Please send me SCA's fortnightly briefing:

November 7, 2012

Celebrating community culture

Last week Voluntary Arts Scotland hosted a reception in the Scottish Parliament, as much as anything to celebrate the diversity and vibrancy of this mass movement of artistic endeavour (53% of population take part). While most of this sits well below the radar of national policy and funding schemes, voluntary arts is a crucial ingredient of the social glue that binds a community and adds value to our lives.   It comes in all shapes and sizes too, and often with an intriguing history.


From Stranraer to Thurso via more than 70 village halls, church halls, school gyms and arts centres along the way, Scotland’s network of volunteer-run chamber music clubs is well-nigh unique in the classical world.

“There are clubs of this sort in England,” explains Hugh Macdonald, president of Milngavie Music Club, “and countries like Sweden have regional concert-giving organisations funded by the government. But the Scottish clubs are all run by volunteers. If that’s not big society then I don’t know what is.” 

At 70 this year, Milngavie Music Club is among the oldest and most venerable of Scotland’s chamber music outposts. Its history – from the visionary ambition of its founders to the challenges posed by centralisation and a saturated entertainment market – illustrates a story familiar to many of the clubs. 

Remarkable in itself is that Milngavie Music Club was founded during the height of the Second World War, a time when most concert series in Edinburgh and Glasgow had been paused. One of the club’s founders was Herbert Downes, a violist with the (then) BBC Scottish Orchestra, and a quartet made up of his colleagues from the orchestra gave the inaugural concert on October 16, 1942. Such a gesture of community faith only a year after the blitz on Clydebank earned the Milngavie club a sizeable and passionate audience from the outset.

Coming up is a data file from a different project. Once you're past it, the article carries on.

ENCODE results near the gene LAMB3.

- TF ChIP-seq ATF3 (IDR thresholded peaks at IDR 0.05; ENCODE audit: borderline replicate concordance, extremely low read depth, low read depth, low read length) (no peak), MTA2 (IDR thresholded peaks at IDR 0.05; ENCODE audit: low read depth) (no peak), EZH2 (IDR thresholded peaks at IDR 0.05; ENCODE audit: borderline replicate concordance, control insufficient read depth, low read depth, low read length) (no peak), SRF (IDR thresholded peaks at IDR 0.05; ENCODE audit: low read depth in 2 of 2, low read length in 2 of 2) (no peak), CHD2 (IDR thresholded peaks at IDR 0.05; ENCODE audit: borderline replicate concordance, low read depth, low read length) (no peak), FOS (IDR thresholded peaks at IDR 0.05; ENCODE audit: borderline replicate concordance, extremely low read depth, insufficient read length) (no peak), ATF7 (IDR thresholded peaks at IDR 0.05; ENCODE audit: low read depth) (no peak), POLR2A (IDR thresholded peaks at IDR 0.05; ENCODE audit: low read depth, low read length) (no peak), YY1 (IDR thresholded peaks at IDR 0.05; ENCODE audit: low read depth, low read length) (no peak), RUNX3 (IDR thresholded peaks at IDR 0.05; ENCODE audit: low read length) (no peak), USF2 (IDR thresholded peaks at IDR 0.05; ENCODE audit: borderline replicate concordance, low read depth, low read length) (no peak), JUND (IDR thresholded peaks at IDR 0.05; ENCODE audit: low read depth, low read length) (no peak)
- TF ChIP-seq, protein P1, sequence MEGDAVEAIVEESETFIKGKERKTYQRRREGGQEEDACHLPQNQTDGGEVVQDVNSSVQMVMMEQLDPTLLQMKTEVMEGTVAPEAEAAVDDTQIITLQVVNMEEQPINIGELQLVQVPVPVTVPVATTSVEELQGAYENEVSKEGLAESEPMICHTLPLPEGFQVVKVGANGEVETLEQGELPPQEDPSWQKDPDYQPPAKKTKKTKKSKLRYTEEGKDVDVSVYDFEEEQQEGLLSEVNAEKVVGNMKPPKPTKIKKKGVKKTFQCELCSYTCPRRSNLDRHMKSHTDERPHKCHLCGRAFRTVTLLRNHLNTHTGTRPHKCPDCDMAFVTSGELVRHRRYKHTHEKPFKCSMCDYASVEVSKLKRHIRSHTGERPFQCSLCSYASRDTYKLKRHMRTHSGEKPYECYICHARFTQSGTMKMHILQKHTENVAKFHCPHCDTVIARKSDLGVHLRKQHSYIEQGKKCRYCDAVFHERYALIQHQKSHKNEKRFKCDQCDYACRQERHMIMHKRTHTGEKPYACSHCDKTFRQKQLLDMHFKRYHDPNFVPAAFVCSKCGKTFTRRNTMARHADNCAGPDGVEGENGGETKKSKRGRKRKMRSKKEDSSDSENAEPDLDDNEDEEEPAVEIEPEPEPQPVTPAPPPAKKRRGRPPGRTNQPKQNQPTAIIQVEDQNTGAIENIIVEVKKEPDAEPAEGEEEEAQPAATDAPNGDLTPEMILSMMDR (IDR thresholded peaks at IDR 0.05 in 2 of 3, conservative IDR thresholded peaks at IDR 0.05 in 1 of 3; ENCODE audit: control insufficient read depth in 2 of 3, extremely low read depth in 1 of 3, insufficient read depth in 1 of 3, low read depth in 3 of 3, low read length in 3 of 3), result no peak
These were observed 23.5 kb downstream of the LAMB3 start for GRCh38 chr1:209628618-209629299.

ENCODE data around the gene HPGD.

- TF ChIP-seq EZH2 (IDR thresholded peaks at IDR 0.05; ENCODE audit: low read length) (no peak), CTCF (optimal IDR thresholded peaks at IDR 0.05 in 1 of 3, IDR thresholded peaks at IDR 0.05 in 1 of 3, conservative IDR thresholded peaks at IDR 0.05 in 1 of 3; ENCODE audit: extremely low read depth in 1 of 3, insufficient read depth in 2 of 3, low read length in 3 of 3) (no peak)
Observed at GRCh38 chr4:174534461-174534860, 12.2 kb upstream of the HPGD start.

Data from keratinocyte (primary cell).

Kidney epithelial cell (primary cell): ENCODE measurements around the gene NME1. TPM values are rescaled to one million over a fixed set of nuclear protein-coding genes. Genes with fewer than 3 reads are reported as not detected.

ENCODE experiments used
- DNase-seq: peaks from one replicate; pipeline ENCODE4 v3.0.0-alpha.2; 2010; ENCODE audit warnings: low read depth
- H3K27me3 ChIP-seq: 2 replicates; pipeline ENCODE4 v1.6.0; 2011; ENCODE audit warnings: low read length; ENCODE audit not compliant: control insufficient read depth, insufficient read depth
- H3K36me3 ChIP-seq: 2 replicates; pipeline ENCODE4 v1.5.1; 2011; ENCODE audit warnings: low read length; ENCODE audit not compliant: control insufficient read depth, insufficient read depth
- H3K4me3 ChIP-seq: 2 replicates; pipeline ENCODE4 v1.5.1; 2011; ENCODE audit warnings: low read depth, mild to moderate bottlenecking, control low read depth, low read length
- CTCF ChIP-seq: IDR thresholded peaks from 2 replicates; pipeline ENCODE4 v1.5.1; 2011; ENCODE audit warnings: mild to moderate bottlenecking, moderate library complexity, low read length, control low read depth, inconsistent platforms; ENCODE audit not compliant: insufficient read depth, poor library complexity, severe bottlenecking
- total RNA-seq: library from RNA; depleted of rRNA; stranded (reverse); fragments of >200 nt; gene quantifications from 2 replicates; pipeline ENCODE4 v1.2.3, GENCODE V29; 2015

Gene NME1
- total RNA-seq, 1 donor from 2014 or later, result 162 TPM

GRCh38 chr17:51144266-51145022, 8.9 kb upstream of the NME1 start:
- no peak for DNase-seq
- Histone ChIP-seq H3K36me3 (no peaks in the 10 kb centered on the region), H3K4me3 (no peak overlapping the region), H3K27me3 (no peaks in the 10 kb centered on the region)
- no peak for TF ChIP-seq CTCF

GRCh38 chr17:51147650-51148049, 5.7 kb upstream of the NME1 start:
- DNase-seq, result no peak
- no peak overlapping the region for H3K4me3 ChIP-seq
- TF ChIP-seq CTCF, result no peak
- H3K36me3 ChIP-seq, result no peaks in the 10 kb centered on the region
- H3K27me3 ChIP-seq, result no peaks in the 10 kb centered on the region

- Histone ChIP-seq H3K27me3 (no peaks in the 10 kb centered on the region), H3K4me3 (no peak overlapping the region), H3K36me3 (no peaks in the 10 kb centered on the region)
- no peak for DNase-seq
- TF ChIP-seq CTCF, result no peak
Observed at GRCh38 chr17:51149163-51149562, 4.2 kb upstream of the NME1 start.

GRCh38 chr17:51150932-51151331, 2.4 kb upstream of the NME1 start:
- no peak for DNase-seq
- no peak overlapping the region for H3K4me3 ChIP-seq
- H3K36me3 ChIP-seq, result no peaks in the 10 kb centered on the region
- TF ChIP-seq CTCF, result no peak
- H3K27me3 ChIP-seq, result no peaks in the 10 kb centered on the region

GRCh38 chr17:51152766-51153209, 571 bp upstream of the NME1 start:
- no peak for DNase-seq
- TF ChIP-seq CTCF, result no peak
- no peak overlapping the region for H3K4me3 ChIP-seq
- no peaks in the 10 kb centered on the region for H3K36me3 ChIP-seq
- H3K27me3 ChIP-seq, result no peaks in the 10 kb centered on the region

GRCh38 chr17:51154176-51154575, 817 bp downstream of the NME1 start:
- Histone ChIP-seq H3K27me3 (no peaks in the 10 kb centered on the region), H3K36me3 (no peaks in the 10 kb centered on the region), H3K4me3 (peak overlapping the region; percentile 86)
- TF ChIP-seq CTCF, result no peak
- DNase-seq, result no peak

It also helped that, thanks to the burgeoning record industry during the first decades of the 20th century, there was by this point widespread interest in hearing professional chamber music played live.

“In previous centuries chamber music was really only heard by people who played it themselves, “or by people with chambers big enough to fit a group in,” says Macdonald. “But interest spread with the recording industry and you had groups like the Bush Quartet recording all of Beethoven’s quartets.” 

Macdonald points out that this was an era when international soloists – great names like Yehudi Menuhin and Fritz Kreisler – were willing to play everywhere, not just the big concert halls. “A tour of Britain would include little clubs in Inverness or Falkirk. The aim was simply to make a living and to be heard by as many people as possible. Kreisler would do 30 nights on the trot, and enthusiasts around Scotland would find ways of getting him to their town.”

To look through Milngavie’s club annals makes for some serious celebrity-spotting. “They thought big once they got the thing going,” says Macdonald, “and tried for the best musicians they could get.” One of the earliest concerts was given by Frederic Lamond, the great Glasgow-born Beethovenian who at the end of his life returned to Scotland from Germany and taught at the (then) Scottish National Academy of Music. Over the years other guests included Pierre Fournier, Monique Haas, Julian Bream, Stephen Kovacevich, Janet Baker, Kathleen Ferrier, Wilhelm Kempff, Louis Kentner, the Smetana Quartet, the Suk Trio- the list goes on and on.